Tapestry: Using jMock and Inject-Object

Problem Statement

We’ve been unit testing Tapestry pages, using the strategy we described over here, and we found ourselves somewhat unsatisfied with one aspect of this testing: the injection of dependent objects into page classes from Spring.

Tapestry allows you to inject an object directly into a page from Spring. One way of accomplishing this is via the InjectObject annotation:

public abstract ReportService getReportService();

In this case, we depend upon a Spring application context file that includes something like this:

<bean id="ca.intelliware.example.service.ReportService"

Now, that works for the real McCoy, but, hey, we’re writing a test. Really, we’d rather have a mock implementation of this service for testing purposes.

Now, we could do this:

<bean id="ca.intelliware.example.service.ReportService"

Set up an alternate (mock) version of the ReportService in a “mock” application context file. But really, this is what cool tools like jMock are for.

Now, it’s hard to use jMock to inject stuff into a Tapestry page because (in the way we’re testing them) we don’t get to control the page life cycle. Hmm. What to do?

Here’s an idea we had. First, Spring allows you to configure beans that implement some special interfaces, such as FactoryBean. The FactoryBean interface serves up instances of the underlying bean.

We created a simple implementation of the FactoryBean that served up instances from a simple HashMap registry.

This allows us to do something like this:

Mock mock = mock(ReportService.class);
ReportService service = (ReportService) mock.proxy();
JMockBeanFactory.register(ReportService.class, service);


In this example, we are using the JMockBeanFactory to hold mock implementation of our services. The key “glue” code involves our mock Spring application context file:

<bean id="ca.intelliware.example.service.ReportService"
  <property name="keyClass"
    value="ca.intelliware.example.service.BroadcastService" />

This configuration ensures that when Tapestry calls Spring to ask for an instance of the bean to inject, it’s going to invoke our JMockBeanFactory.

There was one annoying glitch: Spring very much wants to confirm that all the beans are correctly initialized very early in its setup process. In fact, this often happened before we’d created our mock service. Our solution to that was that we had JMockBeanFactory serve up a simple proxy of our keyClass (which tended to be an interface). This proxy delegated all of its work to the instance in the registry, but it would look up that instance later in the process.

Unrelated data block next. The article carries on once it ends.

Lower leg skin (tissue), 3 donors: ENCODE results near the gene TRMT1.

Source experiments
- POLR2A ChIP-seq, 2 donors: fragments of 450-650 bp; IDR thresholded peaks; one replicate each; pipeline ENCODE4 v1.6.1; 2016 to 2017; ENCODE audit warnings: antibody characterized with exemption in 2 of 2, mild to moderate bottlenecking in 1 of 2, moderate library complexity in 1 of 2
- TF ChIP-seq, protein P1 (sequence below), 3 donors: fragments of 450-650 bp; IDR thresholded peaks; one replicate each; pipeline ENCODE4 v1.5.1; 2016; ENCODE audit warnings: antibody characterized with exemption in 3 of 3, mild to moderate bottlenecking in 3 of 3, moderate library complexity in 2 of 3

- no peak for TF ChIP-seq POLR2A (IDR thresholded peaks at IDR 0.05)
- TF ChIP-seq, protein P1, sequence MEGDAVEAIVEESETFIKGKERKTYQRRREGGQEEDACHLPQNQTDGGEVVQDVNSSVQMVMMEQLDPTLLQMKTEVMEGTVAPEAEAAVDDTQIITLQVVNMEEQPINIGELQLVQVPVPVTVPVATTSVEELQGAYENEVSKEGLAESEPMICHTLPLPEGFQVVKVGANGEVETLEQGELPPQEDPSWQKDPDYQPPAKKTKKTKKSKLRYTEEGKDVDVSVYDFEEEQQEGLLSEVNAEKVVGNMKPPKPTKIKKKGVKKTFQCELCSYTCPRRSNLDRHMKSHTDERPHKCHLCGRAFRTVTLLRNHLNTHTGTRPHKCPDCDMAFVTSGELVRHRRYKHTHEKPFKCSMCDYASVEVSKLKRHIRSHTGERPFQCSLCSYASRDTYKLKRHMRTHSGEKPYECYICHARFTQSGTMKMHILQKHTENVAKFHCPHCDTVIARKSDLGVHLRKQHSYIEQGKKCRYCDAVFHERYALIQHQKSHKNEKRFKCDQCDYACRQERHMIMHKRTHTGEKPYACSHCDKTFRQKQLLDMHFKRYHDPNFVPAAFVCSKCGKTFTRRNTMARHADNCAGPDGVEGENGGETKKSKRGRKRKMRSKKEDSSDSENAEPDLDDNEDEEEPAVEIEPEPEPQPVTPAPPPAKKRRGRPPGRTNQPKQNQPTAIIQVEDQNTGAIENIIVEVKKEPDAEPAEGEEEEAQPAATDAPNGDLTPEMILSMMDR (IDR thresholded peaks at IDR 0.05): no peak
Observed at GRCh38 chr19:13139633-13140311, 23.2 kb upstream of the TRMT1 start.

Here’s what our final JMockBeanFactory looked like:

package ca.intelliware.util.spring;

import java.lang.reflect.InvocationHandler;
import java.lang.reflect.InvocationTargetException;
import java.lang.reflect.Method;
import java.lang.reflect.Proxy;
import java.util.Collections;
import java.util.HashMap;
import java.util.Map;

import org.springframework.beans.factory.FactoryBean;

public class JMockBeanFactory implements FactoryBean {

  private class InvocationHandlerImpl implements InvocationHandler {
    public Object invoke(Object proxy, Method method, Object[] args)
        throws Throwable {
      try {
        return method.invoke(getObjectFromMap(), args);
      } catch (InvocationTargetException e) {
        throw e.getCause();

  private static final Map<Class,Object> MAP =
      Collections.synchronizedMap(new HashMap<Class,Object>());

  private Class keyClass;

  private Object getObjectFromMap() {
    return MAP.get(this.keyClass);

  public Object getObject() throws Exception {
    return Proxy.newProxyInstance(
      new Class[] { this.keyClass },
      new InvocationHandlerImpl());

  public Class getObjectType() {
    return this.keyClass;

  public boolean isSingleton() {
    return true;

  public Class getKeyClass() {
    return this.keyClass;

  public void setKeyClass(Class keyClass) {
    this.keyClass = keyClass;

  public static void register(Class keyClass, Object object) {
    MAP.put(keyClass, object);

  public static void clear() {

It's only fair to share...
Share on Facebook
Tweet about this on Twitter
Share on LinkedIn

Leave a Reply